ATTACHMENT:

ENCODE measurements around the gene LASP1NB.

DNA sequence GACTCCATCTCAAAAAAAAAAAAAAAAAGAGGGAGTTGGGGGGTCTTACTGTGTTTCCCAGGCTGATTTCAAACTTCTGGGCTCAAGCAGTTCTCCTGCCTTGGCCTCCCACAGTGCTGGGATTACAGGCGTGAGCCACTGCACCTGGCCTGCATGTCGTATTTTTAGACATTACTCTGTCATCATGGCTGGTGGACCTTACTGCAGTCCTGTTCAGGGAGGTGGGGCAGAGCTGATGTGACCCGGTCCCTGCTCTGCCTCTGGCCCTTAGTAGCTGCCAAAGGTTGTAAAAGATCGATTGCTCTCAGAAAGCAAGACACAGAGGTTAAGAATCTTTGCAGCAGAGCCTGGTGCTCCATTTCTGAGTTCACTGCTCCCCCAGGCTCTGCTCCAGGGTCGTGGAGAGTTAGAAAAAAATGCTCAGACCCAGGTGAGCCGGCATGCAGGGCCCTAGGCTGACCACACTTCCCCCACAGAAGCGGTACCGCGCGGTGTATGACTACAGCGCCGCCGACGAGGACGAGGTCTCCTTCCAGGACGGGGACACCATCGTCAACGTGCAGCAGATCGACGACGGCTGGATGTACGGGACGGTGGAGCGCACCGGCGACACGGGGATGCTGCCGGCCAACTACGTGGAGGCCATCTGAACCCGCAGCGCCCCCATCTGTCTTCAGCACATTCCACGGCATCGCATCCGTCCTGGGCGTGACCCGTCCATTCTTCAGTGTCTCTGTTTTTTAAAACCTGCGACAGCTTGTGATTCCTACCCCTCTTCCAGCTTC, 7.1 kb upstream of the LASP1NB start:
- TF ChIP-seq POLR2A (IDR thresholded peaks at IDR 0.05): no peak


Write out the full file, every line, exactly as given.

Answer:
ENCODE measurements around the gene LASP1NB.

DNA sequence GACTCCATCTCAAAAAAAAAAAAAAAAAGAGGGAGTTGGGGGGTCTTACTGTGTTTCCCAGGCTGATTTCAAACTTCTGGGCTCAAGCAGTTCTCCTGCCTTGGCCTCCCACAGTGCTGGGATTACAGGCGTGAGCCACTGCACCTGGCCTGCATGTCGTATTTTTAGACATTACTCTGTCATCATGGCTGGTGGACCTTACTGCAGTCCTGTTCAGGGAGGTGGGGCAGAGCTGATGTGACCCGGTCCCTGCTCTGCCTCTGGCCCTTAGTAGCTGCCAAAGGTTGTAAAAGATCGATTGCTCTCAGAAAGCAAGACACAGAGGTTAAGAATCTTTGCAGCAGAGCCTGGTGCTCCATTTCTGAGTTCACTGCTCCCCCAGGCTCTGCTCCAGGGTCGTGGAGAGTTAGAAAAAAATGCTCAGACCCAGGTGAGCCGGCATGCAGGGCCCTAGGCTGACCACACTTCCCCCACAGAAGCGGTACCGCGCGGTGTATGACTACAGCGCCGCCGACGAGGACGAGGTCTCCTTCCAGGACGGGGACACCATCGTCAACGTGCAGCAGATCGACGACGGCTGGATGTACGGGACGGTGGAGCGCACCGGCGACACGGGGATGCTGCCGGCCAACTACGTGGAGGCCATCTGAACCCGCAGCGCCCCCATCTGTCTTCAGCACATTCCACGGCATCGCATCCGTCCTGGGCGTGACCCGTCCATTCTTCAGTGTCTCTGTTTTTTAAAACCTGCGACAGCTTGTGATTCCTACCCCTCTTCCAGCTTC, 7.1 kb upstream of the LASP1NB start:
- TF ChIP-seq POLR2A (IDR thresholded peaks at IDR 0.05): no peak